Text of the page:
6 On this mountain the Lord of hosts will make for all peoples
a feast of rich food, a feast of well-aged wines,
of rich food filled with marrow, of well-aged wines strained clear.
8…Then the Lord God will wipe away the tears from all faces,
and the disgrace of his people he will take away from all the earth,
for the Lord has spoken.
9 It will be said on that day,
Lo, this is our God; we have waited for him, so that he might save us.
This is the Lord for whom we have waited;
let us be glad and rejoice in his salvation.
Nouwen speaks today of passionate waiting – waiting being “the fulfilment of our deepest humanity in passion.”
I guess I’m ok at waiting in life. I waited a long time to find Sarah, the wife I love. But passionate waiting? Surely that was more passionless waiting – longing for that which I didn’t have? Perhaps not – perhaps it was passionate – not being willing to settle but to wait?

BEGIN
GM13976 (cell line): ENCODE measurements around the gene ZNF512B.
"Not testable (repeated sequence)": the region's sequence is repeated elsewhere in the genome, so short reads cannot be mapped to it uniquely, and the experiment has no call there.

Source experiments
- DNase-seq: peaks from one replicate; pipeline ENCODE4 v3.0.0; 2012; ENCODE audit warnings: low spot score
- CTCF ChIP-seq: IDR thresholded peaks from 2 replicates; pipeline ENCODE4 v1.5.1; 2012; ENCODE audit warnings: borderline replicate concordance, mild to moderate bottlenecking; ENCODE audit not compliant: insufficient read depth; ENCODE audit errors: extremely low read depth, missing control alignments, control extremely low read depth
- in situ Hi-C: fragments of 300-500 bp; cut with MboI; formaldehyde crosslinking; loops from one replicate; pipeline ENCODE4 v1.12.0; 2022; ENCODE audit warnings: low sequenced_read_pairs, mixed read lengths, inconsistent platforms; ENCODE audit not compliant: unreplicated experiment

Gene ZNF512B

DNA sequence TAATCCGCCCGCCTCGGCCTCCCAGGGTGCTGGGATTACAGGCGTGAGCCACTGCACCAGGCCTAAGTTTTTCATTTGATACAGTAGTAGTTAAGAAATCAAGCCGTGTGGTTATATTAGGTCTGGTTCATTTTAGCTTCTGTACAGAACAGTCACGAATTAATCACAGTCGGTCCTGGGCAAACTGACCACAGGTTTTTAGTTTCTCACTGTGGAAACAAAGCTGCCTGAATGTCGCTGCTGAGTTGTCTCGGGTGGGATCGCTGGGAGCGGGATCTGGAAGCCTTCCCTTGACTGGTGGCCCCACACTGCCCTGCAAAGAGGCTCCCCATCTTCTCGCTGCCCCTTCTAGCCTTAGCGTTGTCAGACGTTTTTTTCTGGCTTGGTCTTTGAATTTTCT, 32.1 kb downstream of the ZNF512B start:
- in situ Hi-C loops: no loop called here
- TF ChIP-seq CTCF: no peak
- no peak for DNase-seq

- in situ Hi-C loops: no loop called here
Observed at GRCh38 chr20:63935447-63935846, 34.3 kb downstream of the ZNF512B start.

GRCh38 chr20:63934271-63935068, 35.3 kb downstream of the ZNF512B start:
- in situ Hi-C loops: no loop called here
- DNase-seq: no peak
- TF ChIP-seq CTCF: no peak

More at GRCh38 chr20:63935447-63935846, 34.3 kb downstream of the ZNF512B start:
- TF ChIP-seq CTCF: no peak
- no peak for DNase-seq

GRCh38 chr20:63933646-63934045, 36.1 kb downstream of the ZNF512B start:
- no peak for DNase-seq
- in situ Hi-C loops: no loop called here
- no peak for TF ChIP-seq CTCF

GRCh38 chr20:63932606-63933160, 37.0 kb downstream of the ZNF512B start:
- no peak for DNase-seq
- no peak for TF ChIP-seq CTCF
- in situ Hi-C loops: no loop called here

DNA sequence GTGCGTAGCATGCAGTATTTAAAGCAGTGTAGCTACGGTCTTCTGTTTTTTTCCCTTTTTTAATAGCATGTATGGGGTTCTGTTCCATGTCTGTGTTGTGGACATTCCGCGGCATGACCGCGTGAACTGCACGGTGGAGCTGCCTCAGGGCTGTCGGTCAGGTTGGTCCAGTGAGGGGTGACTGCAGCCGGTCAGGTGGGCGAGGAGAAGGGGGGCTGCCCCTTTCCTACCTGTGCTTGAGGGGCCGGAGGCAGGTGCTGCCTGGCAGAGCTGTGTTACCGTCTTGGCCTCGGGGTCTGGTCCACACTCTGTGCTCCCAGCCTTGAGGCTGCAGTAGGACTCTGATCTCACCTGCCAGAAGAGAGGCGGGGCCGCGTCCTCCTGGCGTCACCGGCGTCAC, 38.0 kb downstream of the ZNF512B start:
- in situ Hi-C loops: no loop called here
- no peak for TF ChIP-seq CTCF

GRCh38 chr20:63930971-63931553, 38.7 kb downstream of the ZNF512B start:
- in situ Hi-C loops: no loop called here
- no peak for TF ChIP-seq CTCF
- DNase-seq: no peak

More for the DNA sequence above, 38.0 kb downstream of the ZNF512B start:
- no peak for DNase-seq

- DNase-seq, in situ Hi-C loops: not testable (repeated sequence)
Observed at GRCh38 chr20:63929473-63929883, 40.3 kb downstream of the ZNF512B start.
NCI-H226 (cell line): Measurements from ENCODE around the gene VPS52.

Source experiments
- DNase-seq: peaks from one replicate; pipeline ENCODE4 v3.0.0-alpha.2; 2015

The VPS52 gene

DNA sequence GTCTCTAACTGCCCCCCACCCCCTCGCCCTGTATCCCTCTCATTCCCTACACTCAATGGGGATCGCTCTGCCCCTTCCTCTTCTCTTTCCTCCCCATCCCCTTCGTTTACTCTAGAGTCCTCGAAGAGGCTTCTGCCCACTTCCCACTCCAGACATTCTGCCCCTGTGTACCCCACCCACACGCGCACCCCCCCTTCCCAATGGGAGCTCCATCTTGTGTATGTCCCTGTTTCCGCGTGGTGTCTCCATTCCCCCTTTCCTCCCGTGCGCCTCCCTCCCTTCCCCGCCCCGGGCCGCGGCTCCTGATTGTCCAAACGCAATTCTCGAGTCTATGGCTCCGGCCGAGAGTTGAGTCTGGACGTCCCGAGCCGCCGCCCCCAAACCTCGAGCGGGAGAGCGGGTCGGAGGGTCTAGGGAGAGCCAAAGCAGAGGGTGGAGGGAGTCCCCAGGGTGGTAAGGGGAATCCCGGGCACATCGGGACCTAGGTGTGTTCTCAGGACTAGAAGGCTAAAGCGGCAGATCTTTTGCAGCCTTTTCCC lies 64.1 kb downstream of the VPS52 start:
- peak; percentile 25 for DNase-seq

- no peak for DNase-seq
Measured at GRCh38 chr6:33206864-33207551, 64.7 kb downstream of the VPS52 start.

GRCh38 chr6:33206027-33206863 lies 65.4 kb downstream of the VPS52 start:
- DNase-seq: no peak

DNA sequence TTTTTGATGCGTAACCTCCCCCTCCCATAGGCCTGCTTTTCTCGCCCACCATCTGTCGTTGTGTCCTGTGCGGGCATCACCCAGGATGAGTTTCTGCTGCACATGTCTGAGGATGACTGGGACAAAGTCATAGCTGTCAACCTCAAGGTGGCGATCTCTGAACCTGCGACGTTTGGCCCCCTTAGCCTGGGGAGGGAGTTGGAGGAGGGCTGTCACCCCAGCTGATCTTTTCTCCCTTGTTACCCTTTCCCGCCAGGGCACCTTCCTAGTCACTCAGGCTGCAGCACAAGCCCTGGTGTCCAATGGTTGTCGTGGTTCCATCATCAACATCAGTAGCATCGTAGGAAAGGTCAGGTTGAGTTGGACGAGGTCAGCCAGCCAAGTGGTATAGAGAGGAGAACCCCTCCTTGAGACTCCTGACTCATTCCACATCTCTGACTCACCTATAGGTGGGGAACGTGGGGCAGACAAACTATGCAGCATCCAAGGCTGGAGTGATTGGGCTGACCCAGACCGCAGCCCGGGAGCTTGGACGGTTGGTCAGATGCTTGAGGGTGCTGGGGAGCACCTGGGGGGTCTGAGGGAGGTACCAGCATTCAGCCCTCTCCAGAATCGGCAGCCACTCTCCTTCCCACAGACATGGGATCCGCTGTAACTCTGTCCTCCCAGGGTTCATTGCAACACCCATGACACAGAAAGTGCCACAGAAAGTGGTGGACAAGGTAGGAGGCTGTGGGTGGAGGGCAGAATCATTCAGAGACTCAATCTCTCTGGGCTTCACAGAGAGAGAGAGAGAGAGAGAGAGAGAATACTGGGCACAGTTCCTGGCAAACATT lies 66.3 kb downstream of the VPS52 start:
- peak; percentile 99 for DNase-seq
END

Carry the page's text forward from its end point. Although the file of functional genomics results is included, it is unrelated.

How much then like my journey of faith? Not for me the “thunderbolt city” road to Damascus revelation. A slow, inkling, methodical exploration over a couple of years. A committed response – confirmation. A wondering what the purpose of this should be – a waiting to see how God’s purpose could be worked out in me. Is that passionate waiting? Longing for signs of God’s love for me, for those around me, for this broken world? Is it is passionless waiting? Does my Christianity have to be noisy to be passionate? Or can quiet longing be passionate too? My only answer, I guess, is the start of Psalm 130, which has seen me through many a dark time: Out of the deep have I called unto thee, O Lord : Lord, hear my voice.
Musically, I can’t find either of the things I wanted to share online – because I suspect they’re too new – of which more in a next post… In the meantime though, a setting I’d not heard before of the responsory for Advent 4 Drop down he heavens from above by Andrew Cusworth – I’d not heard this before but I rather like it.